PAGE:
Why is it that we fear change, fear control?  Perhaps because it involves responsibility.  We know that if we are going to make a change, we need to take responsibility for our actions and own them.  We need to understand the implications of our lifestyle - whether in terms of diet, fitness, wellness, or sustainability - and claim ownership for any mess that we have created.  It's easier to keep puttering along and turn a blind eye than it is to confront something and make a difference.

But as Lao-tzu once said, the journey does indeed begin with a single step.  We can own up to doing better, a little bit at a time.  We can change one simple thing and therein take control of something about ourselves or our lifestyle that isn't working for us.  We can own it, control it, and live it.  One step at a time.

This month, we celebrate changes toward natural and holistic living all month long.  October is Holistic Living Month here at the Holistic Moms Network - an chance to take one step or many toward achieving our lifestyle goals.  Don't let the fear of change paralyze you into inactivity.  Come join Holistic Living Month on Facebook or Twitter and discover some simple actions that you can take each and every day to help live a more natural, more sustainable life.  You might just find yourself journeying along with us!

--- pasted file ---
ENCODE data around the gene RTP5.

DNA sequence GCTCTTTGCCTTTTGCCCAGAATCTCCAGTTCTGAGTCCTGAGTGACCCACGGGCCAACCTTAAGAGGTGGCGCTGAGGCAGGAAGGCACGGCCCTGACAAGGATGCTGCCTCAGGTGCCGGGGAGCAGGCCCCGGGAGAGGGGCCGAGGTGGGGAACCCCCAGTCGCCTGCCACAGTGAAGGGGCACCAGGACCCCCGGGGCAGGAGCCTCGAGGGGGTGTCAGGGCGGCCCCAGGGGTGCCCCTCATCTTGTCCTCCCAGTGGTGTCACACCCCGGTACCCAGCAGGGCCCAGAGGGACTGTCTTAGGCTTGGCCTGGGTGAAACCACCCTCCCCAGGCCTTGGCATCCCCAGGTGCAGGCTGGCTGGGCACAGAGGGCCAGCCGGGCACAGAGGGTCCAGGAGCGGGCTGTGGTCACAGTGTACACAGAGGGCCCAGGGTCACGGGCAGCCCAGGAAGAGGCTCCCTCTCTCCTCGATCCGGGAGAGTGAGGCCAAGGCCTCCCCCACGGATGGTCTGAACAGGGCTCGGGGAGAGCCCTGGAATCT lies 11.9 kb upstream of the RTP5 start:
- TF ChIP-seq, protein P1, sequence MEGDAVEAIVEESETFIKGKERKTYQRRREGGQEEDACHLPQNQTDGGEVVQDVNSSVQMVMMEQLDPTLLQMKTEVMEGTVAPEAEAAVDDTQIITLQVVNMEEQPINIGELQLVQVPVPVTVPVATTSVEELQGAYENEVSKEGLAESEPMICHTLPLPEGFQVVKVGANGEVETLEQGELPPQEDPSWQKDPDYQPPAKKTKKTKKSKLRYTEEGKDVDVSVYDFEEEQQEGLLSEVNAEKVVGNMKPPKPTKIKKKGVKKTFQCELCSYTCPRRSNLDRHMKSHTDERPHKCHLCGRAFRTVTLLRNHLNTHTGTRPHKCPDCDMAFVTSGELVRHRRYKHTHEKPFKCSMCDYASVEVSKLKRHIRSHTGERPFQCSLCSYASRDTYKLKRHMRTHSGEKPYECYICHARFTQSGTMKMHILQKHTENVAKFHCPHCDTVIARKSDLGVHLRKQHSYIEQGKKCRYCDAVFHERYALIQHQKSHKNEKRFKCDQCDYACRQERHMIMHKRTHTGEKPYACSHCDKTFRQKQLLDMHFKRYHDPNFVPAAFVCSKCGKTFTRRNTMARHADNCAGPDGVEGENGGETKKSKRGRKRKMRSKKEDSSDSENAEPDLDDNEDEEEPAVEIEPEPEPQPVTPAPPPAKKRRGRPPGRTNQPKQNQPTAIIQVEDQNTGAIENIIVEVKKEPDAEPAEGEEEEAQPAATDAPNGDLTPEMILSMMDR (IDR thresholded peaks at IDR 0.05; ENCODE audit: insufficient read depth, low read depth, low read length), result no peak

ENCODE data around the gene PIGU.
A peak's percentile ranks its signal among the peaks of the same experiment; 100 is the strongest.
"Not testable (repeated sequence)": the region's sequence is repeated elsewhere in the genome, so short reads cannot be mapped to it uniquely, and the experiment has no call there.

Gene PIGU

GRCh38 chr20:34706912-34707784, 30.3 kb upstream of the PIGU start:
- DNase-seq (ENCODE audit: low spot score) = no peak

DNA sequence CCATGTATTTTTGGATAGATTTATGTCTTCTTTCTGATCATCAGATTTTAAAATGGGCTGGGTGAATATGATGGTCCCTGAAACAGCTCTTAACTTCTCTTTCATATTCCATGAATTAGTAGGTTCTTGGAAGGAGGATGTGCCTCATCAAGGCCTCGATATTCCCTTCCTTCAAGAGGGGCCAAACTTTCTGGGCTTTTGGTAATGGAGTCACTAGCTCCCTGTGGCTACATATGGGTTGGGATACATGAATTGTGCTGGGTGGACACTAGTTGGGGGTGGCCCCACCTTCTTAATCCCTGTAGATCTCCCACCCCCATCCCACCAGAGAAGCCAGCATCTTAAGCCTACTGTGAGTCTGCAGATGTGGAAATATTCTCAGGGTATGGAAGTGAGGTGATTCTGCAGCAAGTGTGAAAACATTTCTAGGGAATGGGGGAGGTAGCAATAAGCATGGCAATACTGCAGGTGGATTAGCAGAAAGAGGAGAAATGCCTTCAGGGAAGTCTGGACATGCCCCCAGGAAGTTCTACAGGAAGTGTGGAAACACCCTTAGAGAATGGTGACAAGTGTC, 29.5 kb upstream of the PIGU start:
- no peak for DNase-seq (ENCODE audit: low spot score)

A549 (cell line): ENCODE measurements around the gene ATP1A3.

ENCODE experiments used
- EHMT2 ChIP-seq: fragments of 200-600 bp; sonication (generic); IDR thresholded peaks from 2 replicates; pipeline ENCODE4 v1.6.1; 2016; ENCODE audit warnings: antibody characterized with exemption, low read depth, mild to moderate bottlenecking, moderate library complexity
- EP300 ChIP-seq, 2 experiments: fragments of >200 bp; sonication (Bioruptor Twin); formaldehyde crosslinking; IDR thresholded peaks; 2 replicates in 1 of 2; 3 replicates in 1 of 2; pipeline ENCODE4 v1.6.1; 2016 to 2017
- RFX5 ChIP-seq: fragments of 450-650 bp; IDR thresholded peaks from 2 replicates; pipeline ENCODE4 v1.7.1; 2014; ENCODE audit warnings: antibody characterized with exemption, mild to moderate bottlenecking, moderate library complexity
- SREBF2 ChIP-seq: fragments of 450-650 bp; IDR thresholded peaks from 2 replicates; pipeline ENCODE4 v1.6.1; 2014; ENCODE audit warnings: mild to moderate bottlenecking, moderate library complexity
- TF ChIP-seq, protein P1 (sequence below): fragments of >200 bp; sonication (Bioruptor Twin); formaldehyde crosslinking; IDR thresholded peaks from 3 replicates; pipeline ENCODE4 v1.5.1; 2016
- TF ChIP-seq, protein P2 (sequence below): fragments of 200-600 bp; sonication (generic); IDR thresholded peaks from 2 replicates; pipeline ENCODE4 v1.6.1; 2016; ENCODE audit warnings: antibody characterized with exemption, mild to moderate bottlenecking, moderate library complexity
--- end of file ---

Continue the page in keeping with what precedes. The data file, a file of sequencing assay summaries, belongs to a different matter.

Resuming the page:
Wednesday, September 26, 2012

Why Prop 37 Matters

http://geneticroulettemovie.com/

Each and every day the average American is consuming a considerable number of genetically modified organisms (GMOs). Estimates show that 70 to 75% of all processed foods in your local supermarket contain genetically modified ingredients. From soda and chips, to infant formula and baby food, these GMOs are entering our bodies with little understanding of the impact they are having on our health and wellness, in the short- or long-term.  "Currently commercialized GM crops in the U.S. include soy (94%), cotton (90%), canola (90%), sugar beets (95%), corn (88%), Hawaiian papaya (more than 50%), zucchini and yellow squash (over 24,000 acres)," according to the Institute for Responsible Technology.  These genetically modified foods have been linked to toxic and allergic reactions, organ and tissue damage in animals, cancer, and infertility.  More than 40 countries around the world ban or at least label products that contain genetically modified organisms.